8-byte hex field
8-byte hex field
As previously noted, SRVRSEED contains the server seed in communications to the client and the client seed in communications to the server.
Referring to FIG. 4, in accordance with the invention, in order to communicate the server random seed value to client 110, server 100 in step 170 invites client 110 to engage in new environment negotiations. After client 110 indicates in step 172 that it will, in step 174 server 100 requests a USERVAR name made up of a fixed part, or command identifier (the eight characters SRVRSEED) immediately followed by an 8 byte hexadecimal variable part, a first xxxxxxxx, which is the server random seed. Client 110 generates its own 8 byte random seed value, a second xxxxxxxx value, and uses both random seeds (first xxxxxxxx and second xxxxxxxx values) to encrypt the password. In step 176, client 110 responds to server 100 with both the encrypted password IBMSUBSPW and the client random seed value SRVRSEED (second xxxxxxxx value) for authentication. RFC 1572 protocol is strictly adhered to when transmitting the client random seed and substitute password values to server 100, since a typical environment string is a variable length hexadecimal field. Specifically, the hexadecimal fields are required to be escaped and/or byte stuffed where any single byte could be mis-construed as a Telnet IAC or other Telnet option negotiation control character. The seeds and passwords exchanging process of the invention may be carried out in any programming language, such as Java, by performing the socket reads and writes set forth in steps 170-176.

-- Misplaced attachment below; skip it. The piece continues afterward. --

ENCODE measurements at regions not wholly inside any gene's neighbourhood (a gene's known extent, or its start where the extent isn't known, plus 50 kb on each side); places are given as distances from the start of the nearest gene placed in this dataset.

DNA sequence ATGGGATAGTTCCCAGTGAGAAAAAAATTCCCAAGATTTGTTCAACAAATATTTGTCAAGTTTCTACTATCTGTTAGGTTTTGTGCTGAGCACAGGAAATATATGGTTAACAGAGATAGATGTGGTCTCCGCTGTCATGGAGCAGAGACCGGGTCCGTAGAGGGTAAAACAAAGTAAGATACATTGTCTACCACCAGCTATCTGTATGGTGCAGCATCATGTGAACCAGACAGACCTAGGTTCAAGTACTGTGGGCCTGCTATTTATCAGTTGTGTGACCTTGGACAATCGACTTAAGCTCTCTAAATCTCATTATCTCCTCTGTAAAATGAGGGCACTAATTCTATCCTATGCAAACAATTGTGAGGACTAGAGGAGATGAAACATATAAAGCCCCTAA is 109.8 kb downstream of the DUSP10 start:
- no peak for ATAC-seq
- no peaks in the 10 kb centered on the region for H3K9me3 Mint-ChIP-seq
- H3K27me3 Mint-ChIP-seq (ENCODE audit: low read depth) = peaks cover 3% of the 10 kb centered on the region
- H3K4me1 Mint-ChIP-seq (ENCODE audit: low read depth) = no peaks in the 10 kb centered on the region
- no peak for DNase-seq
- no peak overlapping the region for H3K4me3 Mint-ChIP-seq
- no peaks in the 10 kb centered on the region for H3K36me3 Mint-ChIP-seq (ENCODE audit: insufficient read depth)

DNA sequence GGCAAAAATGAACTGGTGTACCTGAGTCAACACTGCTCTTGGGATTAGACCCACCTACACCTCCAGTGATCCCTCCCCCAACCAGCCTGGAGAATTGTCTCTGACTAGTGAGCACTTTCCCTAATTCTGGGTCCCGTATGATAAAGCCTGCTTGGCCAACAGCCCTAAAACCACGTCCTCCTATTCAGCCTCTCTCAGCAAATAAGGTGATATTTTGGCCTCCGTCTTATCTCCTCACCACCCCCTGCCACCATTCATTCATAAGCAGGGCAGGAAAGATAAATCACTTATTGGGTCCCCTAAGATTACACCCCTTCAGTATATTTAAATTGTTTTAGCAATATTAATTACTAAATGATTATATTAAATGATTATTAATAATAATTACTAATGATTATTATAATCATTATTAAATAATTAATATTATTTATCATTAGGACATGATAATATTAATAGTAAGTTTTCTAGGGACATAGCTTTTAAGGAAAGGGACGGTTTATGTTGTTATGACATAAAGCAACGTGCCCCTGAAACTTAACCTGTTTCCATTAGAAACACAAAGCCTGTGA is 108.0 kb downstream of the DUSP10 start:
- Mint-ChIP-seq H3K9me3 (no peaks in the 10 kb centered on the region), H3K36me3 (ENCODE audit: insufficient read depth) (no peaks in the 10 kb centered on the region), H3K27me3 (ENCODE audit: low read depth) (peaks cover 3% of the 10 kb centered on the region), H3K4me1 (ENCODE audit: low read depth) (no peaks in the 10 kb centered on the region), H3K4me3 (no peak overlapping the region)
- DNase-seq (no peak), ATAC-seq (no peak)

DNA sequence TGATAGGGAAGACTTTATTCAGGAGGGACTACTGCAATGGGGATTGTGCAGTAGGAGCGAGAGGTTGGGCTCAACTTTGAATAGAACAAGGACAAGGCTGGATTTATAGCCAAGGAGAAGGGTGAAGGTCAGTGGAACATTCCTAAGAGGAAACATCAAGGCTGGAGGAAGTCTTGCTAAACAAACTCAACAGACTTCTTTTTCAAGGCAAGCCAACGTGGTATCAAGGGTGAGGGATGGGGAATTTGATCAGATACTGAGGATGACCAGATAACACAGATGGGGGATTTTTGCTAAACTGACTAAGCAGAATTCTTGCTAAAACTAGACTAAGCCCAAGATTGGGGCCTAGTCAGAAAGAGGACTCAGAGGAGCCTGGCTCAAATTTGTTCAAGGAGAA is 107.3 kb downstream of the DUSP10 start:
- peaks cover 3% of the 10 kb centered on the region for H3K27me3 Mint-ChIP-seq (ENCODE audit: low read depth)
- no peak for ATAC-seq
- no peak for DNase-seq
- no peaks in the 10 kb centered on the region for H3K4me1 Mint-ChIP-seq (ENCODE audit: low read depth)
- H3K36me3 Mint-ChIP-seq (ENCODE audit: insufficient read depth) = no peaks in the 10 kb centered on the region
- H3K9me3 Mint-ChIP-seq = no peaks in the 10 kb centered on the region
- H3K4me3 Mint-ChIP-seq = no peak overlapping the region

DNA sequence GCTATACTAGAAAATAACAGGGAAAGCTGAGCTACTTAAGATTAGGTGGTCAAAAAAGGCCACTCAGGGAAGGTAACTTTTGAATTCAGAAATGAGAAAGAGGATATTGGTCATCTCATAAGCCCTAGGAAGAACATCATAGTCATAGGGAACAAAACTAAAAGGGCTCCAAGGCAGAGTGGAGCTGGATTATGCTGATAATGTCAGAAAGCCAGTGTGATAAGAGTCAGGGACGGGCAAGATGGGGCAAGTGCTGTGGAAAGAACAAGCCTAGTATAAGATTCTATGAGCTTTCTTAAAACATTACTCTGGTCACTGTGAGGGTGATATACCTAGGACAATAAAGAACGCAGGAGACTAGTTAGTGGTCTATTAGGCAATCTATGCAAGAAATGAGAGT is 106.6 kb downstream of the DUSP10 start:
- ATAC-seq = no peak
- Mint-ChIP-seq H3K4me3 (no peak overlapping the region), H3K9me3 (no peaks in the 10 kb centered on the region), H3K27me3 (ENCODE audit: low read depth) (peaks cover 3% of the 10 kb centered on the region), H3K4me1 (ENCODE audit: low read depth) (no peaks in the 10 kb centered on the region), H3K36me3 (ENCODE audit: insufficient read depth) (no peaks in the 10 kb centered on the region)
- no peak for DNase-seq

By way of example of a specific implementation of the invention, consider a large chain of hospitals with thousands of patient's nurses using handheld wireless devices to read and update patient information stored on a central computer, such as an IBM AS/400 computer, using one of any number of 25,000 applications developed for the AS/400 and Telnet to access the application on the AS/400 across a wide area network (WAN), as distinguished from a local area network (LAN). Since each nurse running an application represents a job running on the AS/400, thousands of jobs constitute significant workload and resource contention on the AS/400, as further described in U.S. Pat. No. 5,946,465 , the teachings of which are incorporated herein by reference. In accordance with the present invention, a nurse would sign-on securely to the device name used by the nurse, where the device name is the nurse name or ID number.